So you’re interested in being a manager but somewhere deep inside you’re not sure you’re ready and whether you’ll succeed. That’s hardly surprising.
Stepping up to become a manager signals a big step in your career. It means you need to develop new skills and work in a different way: more leading and less doing.
Before you ask to move into a leadership role or accept a promotion you’ve been offered, take a step back and evaluate whether this is the right time for you. Don’t forget, you’ll be taking on the added responsibility that comes with being in the management team.
Fortunately, there are a few tell-tale signs that will help you determine if you are management material. Read through the list below. If you can say ‘yes’ to most of these descriptions, rest assured you’ve got all the qualities and skills needed to be a success.
Sign 1: You’re ready to delegate
The biggest struggle for many new managers is changing from being a team member to a team leader. It’s hardly surprising though. That’s because you already know how to do the work and doing it is very comfortable for you.
Unfortunately, this comfort zone means it’s going to very tempting for you to continue to do the work rather than leading your team to achieve their goals.
Learning to delegate means learning how to assess and progress the work of your team without getting down and dirty by doing it yourself. It’s a whole different ball-game, but an essential one to learn if you’re going to be an effective manager.
Letting go of the reins and empowering your team is one of the key parts of your new role. To do that, you need to be ready to delegate.
Sign 2: You’re a good communicator
If you want to be a good manager, you need to be a good communicator too. Getting your point across and listening to your team is at the heart of effective management.
It’s not just about ensuring your team understands the KPIs, goals and objectives of their work. It’s also about listening, giving feedback and encouraging them on a one-to-one basis too.
You must also communicate with your own boss and other senior managers to ensure there’s a flow of information in both directions in the business.
Sign 3: You want to see others succeed
To be a great manager, it’s important you genuinely want to see your team succeed. In fact, you need to be willing to stand behind every one of your team members and share both their failures and their successes.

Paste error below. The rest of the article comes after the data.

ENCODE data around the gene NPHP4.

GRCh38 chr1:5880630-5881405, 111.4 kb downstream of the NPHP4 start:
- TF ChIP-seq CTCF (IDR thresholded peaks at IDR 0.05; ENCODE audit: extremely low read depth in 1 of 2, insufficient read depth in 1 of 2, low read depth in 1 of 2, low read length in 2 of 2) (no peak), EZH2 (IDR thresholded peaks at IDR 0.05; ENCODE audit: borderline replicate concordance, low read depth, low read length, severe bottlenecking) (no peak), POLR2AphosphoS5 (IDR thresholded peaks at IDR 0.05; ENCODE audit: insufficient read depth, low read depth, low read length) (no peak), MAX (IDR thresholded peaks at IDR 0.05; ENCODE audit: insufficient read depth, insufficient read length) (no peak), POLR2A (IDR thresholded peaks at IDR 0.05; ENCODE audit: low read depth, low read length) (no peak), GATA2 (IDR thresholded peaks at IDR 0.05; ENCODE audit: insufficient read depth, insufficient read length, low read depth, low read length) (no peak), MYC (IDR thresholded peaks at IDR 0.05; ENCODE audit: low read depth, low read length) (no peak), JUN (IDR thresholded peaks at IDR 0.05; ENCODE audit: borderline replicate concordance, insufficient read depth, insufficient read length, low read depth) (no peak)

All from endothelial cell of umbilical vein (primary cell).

That’s the definition of true leadership. The best leaders see developing their team and enabling them to succeed as one of their biggest priorities. So to be a great manager, you need to focus on achieving this too.
Sign 4: You’re able to think strategically
Thinking strategically is a core skill of a manager. Challenges, tricky projects and unexpected events are going to test you. You must be able to come up with a solution. Strategic thinkers are good planners who are able to set the agenda so they can lead their team to success.
As a manager, you need to have – or develop – the ability to think beyond short-term goals or KPIs. Managers need to understand the organization’s wider business goals and while remaining agile enough to keep their team focused amid changing circumstances.
Sign 5: You want the responsibility
It’s worth “checking in” with yourself that you definitely wantto take on a leadership role. Being a leader isn’t easy and it’s going to be a big learning curve.
Before you say ‘yes’ to a management role, look at what’s motivating you and verify this is the direction you want to take in your career.
Management may seem to be the most logical next step, but it’s not right for everyone. It’s better be sure so you don’t end up in a role you hate.
As a manager, you’re going to spend a large chunk of your working week away from your desk. That means you’re not going to be able to put your head down for a few hours and immerse yourself in your own work anymore. If that sounds awful, management may not be the right choice for you.
Ready to become a manager?
Remember, becoming a manager isn’t your only route to career progression, there are other options to advance your career.
So think carefully about what you want because the kudos you get from your job title and the financial boost of a bigger salary are never going to compensate you for being miserable at work.
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Article found on CV Library